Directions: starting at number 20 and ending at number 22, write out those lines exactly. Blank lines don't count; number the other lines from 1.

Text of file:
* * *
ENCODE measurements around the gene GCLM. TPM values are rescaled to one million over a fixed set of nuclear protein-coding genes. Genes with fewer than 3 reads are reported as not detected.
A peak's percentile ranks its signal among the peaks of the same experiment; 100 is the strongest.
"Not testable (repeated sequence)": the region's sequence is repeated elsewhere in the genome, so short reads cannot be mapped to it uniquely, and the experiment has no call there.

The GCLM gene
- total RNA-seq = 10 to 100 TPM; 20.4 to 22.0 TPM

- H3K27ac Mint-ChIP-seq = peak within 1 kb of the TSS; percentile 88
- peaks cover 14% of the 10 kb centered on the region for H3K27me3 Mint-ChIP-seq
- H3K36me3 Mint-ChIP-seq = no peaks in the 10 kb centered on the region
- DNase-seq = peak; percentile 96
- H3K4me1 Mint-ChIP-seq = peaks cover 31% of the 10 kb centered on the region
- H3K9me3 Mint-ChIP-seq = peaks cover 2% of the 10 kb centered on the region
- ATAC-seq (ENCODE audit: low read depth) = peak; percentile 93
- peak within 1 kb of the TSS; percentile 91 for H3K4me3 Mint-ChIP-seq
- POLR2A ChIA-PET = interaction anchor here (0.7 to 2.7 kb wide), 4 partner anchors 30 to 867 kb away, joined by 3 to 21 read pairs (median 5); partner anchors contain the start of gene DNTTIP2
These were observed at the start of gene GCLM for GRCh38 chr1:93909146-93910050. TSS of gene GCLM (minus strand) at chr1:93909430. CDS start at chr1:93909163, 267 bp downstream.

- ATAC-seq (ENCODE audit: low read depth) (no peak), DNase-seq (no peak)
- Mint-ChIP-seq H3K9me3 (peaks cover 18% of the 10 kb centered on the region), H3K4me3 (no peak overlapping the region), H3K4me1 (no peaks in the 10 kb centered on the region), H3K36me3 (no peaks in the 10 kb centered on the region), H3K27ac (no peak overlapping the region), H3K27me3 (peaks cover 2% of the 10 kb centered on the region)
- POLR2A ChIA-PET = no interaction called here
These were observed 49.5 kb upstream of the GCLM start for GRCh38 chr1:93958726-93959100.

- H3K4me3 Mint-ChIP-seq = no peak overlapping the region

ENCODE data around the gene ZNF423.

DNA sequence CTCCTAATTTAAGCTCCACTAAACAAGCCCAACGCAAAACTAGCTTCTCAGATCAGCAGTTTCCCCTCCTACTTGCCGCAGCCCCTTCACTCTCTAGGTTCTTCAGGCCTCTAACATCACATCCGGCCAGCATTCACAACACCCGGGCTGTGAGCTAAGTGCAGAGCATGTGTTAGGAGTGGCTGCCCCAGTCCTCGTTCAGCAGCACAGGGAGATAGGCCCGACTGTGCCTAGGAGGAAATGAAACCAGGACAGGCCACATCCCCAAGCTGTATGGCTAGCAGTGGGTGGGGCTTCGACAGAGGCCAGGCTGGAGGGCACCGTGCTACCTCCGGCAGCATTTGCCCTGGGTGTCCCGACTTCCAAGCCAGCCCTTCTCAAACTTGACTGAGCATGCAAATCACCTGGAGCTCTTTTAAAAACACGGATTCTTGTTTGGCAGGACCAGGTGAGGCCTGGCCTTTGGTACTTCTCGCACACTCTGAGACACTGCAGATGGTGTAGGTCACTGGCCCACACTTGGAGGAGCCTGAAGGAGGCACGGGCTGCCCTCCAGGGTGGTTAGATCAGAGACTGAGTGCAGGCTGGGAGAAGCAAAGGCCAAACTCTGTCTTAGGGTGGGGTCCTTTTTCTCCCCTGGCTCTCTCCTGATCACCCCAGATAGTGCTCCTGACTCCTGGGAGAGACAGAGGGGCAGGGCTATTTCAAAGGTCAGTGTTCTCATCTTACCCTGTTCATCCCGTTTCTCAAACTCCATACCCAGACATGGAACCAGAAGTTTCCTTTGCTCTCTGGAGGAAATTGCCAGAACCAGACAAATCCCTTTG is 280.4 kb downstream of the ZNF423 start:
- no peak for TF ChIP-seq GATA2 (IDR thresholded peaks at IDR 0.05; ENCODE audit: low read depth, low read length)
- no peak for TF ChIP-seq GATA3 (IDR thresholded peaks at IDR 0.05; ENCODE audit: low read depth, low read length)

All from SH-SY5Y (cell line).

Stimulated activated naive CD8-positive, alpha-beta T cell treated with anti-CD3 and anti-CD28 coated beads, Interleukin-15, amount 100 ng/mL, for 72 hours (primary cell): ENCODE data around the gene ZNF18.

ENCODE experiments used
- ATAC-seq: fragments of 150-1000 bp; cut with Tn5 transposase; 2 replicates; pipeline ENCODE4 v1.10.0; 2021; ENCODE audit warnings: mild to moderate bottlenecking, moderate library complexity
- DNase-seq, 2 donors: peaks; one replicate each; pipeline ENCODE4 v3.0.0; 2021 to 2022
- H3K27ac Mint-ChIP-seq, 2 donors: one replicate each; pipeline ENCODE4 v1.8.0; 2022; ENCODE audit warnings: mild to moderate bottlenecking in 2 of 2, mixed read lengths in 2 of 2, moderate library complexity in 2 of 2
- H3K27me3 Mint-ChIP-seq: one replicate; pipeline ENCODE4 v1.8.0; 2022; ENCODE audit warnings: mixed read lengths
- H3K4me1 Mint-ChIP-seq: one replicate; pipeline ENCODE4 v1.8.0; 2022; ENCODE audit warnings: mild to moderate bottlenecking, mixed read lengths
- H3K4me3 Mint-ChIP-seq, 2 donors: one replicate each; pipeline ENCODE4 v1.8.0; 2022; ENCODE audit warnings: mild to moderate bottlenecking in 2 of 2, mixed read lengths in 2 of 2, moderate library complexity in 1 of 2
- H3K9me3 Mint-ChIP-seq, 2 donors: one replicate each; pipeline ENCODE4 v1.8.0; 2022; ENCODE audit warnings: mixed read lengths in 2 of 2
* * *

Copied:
- H3K4me3 Mint-ChIP-seq = no peak overlapping the region

ENCODE data around the gene ZNF423.

DNA sequence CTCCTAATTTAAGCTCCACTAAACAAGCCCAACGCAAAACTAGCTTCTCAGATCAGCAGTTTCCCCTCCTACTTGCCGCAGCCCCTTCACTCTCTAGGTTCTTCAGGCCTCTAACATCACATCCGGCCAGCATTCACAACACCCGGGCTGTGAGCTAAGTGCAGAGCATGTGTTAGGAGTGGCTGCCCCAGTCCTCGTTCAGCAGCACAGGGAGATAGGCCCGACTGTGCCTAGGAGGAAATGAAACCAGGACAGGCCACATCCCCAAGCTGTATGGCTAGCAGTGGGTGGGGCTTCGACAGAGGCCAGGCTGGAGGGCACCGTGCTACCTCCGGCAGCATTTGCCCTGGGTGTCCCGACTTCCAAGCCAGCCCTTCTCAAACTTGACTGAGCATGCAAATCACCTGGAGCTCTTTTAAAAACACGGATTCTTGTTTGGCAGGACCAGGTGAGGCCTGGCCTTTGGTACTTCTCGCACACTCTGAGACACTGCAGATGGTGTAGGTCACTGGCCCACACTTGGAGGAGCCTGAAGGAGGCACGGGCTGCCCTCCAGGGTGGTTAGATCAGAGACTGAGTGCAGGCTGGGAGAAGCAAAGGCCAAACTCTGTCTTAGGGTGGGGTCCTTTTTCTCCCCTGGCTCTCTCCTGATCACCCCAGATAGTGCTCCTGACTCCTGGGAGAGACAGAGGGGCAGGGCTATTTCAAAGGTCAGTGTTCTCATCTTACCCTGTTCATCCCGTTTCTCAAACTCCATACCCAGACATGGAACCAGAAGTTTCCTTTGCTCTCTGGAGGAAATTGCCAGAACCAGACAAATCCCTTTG is 280.4 kb downstream of the ZNF423 start: